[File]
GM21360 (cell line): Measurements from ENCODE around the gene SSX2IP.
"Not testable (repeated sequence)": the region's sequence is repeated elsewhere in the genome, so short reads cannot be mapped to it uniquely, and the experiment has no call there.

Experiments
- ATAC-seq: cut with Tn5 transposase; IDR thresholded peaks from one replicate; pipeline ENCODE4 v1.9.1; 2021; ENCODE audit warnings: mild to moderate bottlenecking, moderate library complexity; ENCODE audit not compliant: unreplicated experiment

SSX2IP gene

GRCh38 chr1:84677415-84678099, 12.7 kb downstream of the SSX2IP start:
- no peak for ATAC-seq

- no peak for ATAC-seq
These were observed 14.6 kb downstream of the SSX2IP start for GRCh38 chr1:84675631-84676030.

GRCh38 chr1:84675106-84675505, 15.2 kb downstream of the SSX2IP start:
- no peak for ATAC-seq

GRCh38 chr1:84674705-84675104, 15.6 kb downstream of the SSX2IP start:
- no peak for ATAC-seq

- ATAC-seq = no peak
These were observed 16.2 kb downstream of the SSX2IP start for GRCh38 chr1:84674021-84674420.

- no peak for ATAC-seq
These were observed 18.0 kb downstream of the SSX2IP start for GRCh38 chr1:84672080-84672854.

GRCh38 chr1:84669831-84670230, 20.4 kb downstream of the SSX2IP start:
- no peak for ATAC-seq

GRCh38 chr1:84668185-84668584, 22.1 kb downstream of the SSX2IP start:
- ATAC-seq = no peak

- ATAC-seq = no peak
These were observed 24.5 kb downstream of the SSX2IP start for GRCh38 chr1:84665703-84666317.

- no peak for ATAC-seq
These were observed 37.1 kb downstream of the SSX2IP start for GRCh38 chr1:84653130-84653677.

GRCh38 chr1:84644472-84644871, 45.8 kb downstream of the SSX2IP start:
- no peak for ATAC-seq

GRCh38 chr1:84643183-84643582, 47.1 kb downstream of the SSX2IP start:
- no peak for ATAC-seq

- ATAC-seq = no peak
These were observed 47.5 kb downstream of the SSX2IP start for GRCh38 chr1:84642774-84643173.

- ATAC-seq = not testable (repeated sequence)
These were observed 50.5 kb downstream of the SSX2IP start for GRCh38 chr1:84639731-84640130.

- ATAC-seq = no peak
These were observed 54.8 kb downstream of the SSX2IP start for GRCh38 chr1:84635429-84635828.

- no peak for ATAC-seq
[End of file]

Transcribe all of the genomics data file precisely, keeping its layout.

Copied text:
GM21360 (cell line): Measurements from ENCODE around the gene SSX2IP.
"Not testable (repeated sequence)": the region's sequence is repeated elsewhere in the genome, so short reads cannot be mapped to it uniquely, and the experiment has no call there.

Experiments
- ATAC-seq: cut with Tn5 transposase; IDR thresholded peaks from one replicate; pipeline ENCODE4 v1.9.1; 2021; ENCODE audit warnings: mild to moderate bottlenecking, moderate library complexity; ENCODE audit not compliant: unreplicated experiment

SSX2IP gene

GRCh38 chr1:84677415-84678099, 12.7 kb downstream of the SSX2IP start:
- no peak for ATAC-seq

- no peak for ATAC-seq
These were observed 14.6 kb downstream of the SSX2IP start for GRCh38 chr1:84675631-84676030.

GRCh38 chr1:84675106-84675505, 15.2 kb downstream of the SSX2IP start:
- no peak for ATAC-seq

GRCh38 chr1:84674705-84675104, 15.6 kb downstream of the SSX2IP start:
- no peak for ATAC-seq

- ATAC-seq = no peak
These were observed 16.2 kb downstream of the SSX2IP start for GRCh38 chr1:84674021-84674420.

- no peak for ATAC-seq
These were observed 18.0 kb downstream of the SSX2IP start for GRCh38 chr1:84672080-84672854.

GRCh38 chr1:84669831-84670230, 20.4 kb downstream of the SSX2IP start:
- no peak for ATAC-seq

GRCh38 chr1:84668185-84668584, 22.1 kb downstream of the SSX2IP start:
- ATAC-seq = no peak

- ATAC-seq = no peak
These were observed 24.5 kb downstream of the SSX2IP start for GRCh38 chr1:84665703-84666317.

- no peak for ATAC-seq
These were observed 37.1 kb downstream of the SSX2IP start for GRCh38 chr1:84653130-84653677.

GRCh38 chr1:84644472-84644871, 45.8 kb downstream of the SSX2IP start:
- no peak for ATAC-seq

GRCh38 chr1:84643183-84643582, 47.1 kb downstream of the SSX2IP start:
- no peak for ATAC-seq

- ATAC-seq = no peak
These were observed 47.5 kb downstream of the SSX2IP start for GRCh38 chr1:84642774-84643173.

- ATAC-seq = not testable (repeated sequence)
These were observed 50.5 kb downstream of the SSX2IP start for GRCh38 chr1:84639731-84640130.

- ATAC-seq = no peak
These were observed 54.8 kb downstream of the SSX2IP start for GRCh38 chr1:84635429-84635828.

- no peak for ATAC-seq